Or Mr. Schröder. Former high school teacher Johannes Schröder - now a cabaret artist on the subject of teachers and schools - rushed along the beaches of Malle this summer, equipped with an overhead projector and a camera crew. There, he invited representatives of the education crisis generation to send their former teachers a video message via Instagram. The tenor: see above.

The external story about teachers is undoubtedly about knowledge and education. About everything that can be read, googled or obtained elsewhere. The inner story, the vital one, the one that cannot be replaced by anything (not even by AI), on the other hand, tells about the lovingly guiding accompaniment of people through their substantially formative stage of life of the manifold transformations into their most successful self. About sorting and illuminating. And about understanding that only then the real growth begins, namely that beyond oneself - beyond one's self - into a great whole, which we all are. Beyond what is commonly called success and yet all too often feels like burnout.

So we leave this noble task to jokers, or to those people whom we declare to be such? Only he who follows the fool is dumber than the fool, they say. Woe, woe, woe ...

The true teachers are not those who teach us something in life, but those who teach us about life, who help us move forward in life. Mentors who help us to achieve our goals. Or help us to recognize them first, to question them and to sharpen our view of what can be a valuable goal, what our values are or could be, and that we build our goals on our values and not vice versa. That we do not confuse our values with opinions, certainly not with the opinions of others, and thus become manipulable by everything that smells of zeitgeist.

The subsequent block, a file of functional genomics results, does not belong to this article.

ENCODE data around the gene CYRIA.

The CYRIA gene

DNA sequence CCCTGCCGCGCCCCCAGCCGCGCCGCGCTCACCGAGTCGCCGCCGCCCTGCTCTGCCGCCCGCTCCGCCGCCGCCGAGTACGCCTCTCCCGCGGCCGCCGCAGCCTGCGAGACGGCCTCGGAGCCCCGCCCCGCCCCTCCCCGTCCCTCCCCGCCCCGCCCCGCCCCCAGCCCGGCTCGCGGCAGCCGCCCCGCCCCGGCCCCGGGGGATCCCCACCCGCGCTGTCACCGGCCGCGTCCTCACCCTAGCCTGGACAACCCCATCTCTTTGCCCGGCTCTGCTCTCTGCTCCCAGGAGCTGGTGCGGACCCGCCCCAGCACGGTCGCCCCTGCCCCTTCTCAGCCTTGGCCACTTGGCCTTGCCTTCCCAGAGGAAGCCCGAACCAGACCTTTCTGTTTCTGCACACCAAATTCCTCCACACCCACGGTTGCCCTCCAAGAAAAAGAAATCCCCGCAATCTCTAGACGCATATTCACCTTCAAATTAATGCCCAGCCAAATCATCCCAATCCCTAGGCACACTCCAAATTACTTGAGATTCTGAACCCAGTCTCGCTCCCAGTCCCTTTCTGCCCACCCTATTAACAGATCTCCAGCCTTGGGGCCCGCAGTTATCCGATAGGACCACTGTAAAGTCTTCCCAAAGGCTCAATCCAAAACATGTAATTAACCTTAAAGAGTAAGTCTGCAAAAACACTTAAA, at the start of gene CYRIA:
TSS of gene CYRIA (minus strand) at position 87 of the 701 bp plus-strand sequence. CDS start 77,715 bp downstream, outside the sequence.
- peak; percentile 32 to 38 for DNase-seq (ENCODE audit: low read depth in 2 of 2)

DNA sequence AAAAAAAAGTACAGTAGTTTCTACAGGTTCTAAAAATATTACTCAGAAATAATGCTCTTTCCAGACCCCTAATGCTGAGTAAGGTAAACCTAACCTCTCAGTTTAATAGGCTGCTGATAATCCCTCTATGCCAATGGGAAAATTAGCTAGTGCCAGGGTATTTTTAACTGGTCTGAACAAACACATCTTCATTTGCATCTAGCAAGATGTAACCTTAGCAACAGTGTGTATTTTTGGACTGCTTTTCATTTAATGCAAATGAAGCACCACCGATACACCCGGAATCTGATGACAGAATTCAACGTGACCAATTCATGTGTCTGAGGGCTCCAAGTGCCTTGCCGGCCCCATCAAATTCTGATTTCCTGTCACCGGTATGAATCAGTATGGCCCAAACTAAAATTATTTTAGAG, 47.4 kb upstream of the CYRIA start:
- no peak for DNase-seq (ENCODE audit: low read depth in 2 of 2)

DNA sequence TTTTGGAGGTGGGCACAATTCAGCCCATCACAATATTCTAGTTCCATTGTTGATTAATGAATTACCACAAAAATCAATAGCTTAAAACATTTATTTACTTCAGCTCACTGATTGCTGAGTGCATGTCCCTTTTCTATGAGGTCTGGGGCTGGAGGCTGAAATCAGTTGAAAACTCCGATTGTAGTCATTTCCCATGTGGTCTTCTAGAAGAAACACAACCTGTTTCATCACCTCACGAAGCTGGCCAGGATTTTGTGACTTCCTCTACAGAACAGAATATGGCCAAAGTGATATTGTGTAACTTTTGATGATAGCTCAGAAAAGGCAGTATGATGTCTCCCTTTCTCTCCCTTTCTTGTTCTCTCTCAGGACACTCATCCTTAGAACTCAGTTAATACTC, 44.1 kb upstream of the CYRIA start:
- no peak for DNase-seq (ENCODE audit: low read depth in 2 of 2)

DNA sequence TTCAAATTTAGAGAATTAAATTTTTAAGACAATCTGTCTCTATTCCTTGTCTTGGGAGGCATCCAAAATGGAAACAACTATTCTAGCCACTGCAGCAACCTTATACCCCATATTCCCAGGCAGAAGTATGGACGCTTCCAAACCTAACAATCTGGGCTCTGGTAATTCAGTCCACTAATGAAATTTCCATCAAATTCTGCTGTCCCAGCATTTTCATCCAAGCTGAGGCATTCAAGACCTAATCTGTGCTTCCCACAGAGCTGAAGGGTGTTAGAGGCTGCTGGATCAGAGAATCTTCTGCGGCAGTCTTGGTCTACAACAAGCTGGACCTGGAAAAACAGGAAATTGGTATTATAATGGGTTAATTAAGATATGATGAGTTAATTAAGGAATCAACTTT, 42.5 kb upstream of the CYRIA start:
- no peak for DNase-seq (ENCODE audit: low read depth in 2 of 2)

Teachers are the ones who show us that you ask what you ask, how you ask, why you ask, and that you don't leave yourself out of the questioning.

Teachers are those who contribute decisively to whether and how we understand ourselves and thus recognize where we have grown on ourselves and where the source of our indivisible dignity lies. They are the ones who could protect us from the poison of unlived life. Yes: could, if they could.

Teachers - like farmers and artists - are among the sacred professions of society. We can't do without them. Without them we dry up in body and soul, as we experience every day all around us. Or why else are so many people thirsting for self-discovery, self-development and self-help programs that can be booked with a few excellent providers and in great numbers with influencers, selfhelp gnomes and residents of the "live your dream" joke room? But probably not, because the teachers take their place of honor deservedly(!) and therefore also get awarded. That would be, for example, on top of a table, like that of Professor John Keating, who says in the film "Dead Poets Society": "I stand on my table to remind myself that we must always look at things anew." Watch this masterpiece and see how a mentor heals himself by illuminating the world for others.